UV-induced DNA excision repair was studied as DNA repair synthesis and dimer removal in rat fibroblast cultures, initiated from either dense or sparse inocula of primary cells grown from skin biopsies. During passaging in vitro an initial increase in DNA repair synthesis, determined both autoradiographically as unscheduled DNA synthesis (UDS) and by means of the BrdU photolysis assay as the number and average size of repair patches, was found to be associated with a morphological shift from small spindle-shaped to large pleiomorphic cells observed over the first twenty generations. In cell populations in growth crisis, a situation exclusively associated with thin-inoculum cultures in which the population predominantly consisted of large pleiomorphic cells, UDS was found to occur at a low level. After development of secondary cultures into immortal cell lines, both repair synthesis and morphology appeared to be the same as in the original primary spindle-shaped cells. At all passages the capacity to remove UV-induced pyrimidine dimers was found to be low, as indicated by the persistence of Micrococcus luteus UV endonuclease-sensitive sites. These results are discussed in the context of terminal differentiation and immortalization of rat fibroblasts upon establishment in vitro.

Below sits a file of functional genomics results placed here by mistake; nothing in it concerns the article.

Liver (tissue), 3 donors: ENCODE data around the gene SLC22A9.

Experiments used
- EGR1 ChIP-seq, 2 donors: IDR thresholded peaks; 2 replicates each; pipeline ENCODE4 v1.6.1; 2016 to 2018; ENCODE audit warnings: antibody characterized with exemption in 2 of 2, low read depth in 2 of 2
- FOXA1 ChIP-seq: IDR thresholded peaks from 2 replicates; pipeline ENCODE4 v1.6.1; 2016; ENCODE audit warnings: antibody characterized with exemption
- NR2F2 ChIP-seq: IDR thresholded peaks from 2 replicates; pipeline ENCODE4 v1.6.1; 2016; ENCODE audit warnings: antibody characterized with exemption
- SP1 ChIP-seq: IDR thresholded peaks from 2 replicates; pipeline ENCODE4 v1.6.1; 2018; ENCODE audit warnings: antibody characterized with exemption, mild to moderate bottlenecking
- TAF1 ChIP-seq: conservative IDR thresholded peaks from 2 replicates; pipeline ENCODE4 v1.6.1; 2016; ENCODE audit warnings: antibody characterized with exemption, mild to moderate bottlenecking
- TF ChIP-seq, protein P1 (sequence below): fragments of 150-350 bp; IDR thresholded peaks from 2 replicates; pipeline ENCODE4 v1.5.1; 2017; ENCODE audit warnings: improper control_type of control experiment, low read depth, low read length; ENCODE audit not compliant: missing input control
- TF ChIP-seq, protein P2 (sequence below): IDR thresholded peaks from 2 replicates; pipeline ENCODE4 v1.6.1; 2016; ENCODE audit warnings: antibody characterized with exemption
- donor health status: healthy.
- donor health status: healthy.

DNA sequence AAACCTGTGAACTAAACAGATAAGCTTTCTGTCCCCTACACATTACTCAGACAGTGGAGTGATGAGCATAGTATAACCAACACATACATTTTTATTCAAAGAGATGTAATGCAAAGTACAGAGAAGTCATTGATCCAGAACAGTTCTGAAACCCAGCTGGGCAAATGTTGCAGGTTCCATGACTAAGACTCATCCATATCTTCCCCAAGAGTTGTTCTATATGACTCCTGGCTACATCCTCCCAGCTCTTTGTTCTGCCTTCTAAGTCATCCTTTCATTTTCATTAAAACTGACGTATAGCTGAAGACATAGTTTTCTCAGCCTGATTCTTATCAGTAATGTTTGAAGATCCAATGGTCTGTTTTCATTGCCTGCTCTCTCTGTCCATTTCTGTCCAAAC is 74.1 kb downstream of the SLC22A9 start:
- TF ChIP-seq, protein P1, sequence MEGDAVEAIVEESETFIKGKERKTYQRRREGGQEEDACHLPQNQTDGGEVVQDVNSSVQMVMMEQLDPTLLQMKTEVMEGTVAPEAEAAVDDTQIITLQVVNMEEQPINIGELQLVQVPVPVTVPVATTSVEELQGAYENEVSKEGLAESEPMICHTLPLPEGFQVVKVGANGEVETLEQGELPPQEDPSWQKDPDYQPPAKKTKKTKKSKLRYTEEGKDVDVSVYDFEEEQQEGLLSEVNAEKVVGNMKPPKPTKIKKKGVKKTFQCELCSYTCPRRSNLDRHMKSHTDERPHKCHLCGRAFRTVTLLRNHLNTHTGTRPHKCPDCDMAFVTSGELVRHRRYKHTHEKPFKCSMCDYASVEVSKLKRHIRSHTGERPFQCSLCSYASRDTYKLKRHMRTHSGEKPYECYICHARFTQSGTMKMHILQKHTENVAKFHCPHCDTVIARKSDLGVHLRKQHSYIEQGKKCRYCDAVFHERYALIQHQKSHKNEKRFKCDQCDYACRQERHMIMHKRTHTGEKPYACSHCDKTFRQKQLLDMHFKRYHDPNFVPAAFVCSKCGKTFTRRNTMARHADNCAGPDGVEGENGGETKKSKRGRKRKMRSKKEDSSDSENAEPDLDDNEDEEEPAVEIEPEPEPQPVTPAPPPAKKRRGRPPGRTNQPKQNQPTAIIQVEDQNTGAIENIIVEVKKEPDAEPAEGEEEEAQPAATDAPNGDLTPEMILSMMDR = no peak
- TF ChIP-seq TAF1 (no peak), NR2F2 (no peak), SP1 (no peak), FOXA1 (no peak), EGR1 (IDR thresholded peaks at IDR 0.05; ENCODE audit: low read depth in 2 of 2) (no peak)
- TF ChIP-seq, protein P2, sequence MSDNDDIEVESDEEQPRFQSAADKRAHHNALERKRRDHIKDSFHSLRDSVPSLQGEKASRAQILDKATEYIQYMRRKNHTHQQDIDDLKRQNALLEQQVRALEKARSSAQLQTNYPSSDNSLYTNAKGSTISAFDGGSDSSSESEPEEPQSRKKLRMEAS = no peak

ASJC Scopus subject areas
- Cell Biology